February 28, 2022

Responsible Sourcing Newsletter: February 2022 

Sustainability: What is it and why should we pay attention?

Sustainability' may not be the hashtag burning up the Tiktok algorithms, but it is undoubtedly an inescapable and growing presence in the gold and financial sectors.

Despite its ubiquitous use, there remains a lot of misunderstanding and differing interpretations of what, exactly, 'sustainability' means and how it can and should be applied by governments, the private sector and even individuals.

The etymology of the concept can arguably be traced back to former Norwegian prime minister, Gro Harlem Brundtland, who was commissioned by the United Nations to examine ways the world could better reconcile economic development with the protection of social and environmental concerns.

Her seminal 1987 report Our Common Future defined sustainability as "development that meets the needs of the present without compromising the ability of future generations to meet their own needs." There is a direct line that runs between Brundtland's vision and the UN’s Sustainable Development Goals, 17 integrated calls to action aimed at alleviating poverty and inequity and finding economic balance with our shared environmental future.

Sustainability has been on our minds at LBMA for some time—no doubt influenced in part by Paul Fisher, the Chairman of LBMA’s Board, and an international authority on the subject.

Later next month, we look forward to unpacking the term when we co-host (with the World Gold Council) the Sustainability and Responsibility Summit in London on 28-29 March, 2022.

While we continue to tweak the agenda (coming soon to your inbox!), the Summit will be an opportunity to hear from leading thinkers in the mining, finance and climate sectors, speaking directly to how sustainability should not be about self-interest but rather an integral criterion aimed at the longevity and financial planning of their respective sectors.

Some speakers, like our own Paul Fisher, have spoken widely about the importance and challenges of meeting our net zero targets, and how sustainability can be used to mitigate some of the social and financial risks associated with threats like climate change. For example, extreme weather events, like floods and wildfires or rising sea levels, can bring with them ruinous financial costs. As can a failure to proactively adapt business plans to accommodate changes brought about by economic and policy changes or shifts in consumer spending habits and governance expectations.

Another focus will also be on the future of responsible sourcing. While the conversation will include perspectives from a leading refiner and luxury jewellery brand, it will also consider views from the OECD and our close industry partner, the Responsible Mineral Initiative (RMI).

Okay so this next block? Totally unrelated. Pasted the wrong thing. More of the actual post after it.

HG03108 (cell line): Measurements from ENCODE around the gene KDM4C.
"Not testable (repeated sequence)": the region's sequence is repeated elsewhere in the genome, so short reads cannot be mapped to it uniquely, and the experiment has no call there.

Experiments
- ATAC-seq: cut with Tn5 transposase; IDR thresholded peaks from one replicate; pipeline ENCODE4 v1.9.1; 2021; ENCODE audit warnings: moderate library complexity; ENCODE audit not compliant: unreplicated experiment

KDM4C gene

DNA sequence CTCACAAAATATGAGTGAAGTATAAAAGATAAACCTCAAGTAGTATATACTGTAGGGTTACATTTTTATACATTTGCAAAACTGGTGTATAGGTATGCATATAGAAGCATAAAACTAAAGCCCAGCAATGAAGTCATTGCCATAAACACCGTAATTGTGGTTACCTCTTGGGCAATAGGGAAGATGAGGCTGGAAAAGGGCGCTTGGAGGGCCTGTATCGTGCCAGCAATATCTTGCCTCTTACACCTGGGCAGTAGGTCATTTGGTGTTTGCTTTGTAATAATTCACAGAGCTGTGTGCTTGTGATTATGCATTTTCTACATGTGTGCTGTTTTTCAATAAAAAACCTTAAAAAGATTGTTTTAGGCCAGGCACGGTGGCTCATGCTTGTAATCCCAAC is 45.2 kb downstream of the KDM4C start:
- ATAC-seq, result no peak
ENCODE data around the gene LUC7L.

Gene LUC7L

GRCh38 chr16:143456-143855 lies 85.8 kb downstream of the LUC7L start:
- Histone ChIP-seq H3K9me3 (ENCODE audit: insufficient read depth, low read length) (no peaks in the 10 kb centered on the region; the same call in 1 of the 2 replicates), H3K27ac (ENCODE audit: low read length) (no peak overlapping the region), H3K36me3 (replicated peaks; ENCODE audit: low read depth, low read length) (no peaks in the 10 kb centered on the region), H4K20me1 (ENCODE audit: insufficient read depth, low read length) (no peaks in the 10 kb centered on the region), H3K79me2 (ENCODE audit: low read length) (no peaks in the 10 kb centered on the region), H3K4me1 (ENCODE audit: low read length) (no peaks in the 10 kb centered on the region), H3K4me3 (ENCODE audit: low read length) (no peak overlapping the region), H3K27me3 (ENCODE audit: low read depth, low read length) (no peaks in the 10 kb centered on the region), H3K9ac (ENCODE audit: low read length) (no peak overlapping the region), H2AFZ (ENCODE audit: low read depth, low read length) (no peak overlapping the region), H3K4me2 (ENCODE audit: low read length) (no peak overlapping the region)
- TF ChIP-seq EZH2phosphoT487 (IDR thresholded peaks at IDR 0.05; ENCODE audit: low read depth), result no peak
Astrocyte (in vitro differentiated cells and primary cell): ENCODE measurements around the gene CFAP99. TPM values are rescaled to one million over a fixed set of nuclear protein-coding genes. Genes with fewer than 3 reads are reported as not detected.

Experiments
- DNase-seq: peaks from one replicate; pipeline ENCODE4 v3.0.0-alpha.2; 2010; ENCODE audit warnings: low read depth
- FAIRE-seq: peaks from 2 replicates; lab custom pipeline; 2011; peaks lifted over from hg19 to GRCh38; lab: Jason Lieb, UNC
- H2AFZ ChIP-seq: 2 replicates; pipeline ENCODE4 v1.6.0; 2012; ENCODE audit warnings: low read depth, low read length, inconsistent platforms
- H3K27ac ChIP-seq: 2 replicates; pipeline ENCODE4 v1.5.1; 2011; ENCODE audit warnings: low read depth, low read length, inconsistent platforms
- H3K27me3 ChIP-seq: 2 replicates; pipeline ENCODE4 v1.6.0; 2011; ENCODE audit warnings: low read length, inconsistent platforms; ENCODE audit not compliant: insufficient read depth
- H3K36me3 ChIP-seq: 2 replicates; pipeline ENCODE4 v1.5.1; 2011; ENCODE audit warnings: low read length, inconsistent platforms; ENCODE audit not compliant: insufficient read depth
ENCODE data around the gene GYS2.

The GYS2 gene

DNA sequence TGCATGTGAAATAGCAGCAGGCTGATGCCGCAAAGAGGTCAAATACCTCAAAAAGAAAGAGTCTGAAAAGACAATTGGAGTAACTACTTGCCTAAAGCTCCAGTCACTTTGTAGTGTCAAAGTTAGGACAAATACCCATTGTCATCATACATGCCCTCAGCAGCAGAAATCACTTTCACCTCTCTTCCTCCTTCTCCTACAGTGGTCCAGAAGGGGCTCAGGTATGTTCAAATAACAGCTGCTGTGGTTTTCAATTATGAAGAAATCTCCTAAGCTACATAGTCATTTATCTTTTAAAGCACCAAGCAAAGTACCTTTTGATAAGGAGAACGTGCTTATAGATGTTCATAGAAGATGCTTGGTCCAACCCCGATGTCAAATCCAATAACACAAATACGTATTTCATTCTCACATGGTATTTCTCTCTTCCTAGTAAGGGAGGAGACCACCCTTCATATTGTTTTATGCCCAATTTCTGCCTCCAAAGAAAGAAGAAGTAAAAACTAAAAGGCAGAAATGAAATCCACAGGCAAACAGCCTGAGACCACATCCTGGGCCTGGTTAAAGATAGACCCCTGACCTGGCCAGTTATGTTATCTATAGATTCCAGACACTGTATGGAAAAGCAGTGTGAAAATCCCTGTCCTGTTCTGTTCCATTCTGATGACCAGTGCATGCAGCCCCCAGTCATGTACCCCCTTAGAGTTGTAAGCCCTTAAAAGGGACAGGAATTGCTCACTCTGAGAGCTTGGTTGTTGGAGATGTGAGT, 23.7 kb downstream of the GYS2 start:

With the inclusions of stricter ESG requirements into the recently revised Responsible Gold Guidance (RGG) the planned discussions should open a welcomed and overdue conversation amongst LBMA members and their partners about ways to meet the challenges ahead.

Personally, I look forward to moderating a workshop and a session on Artisanal and Small-scale Mining (ASM). As last month’s newsletter highlighted, examining practical and actionable ways LBMA refiners can increase their direct sourcing of ASM material is a key objective of LBMA in 2022. It’s a sector in desperate and urgent need of more of the sustainability Brundtland speaks of above. While as many as 40 million people around the world depend on ASM for their livelihood, producing as much as 20% of the global supply, most of them exist in precarious and exploitative environments outside of legal frameworks or legitimate supply chains. Greater market access for their material will undoubtedly contribute to more sustainable incomes and greater security and stability in the communities in which they work.

If one looks closely at Brundtland’s definition of sustainability, she’s approaching economic prosperity through the lens of collective and holistic responsibilities in an extremely interconnected world. We can all benefit if we see the shared advantages of the common good—that one person’s success does not necessarily have to come at the expense of others, or the long-term viability of our shared planet.

Alan Martin, Head of Responsible Sourcing

To learn more about the Summit, including how to register, please visit the event microsite.

We look forward to welcoming you to London and continuing this conversation then.

All the best,

Alan Martin, Head of Responsible Sourcing LBMA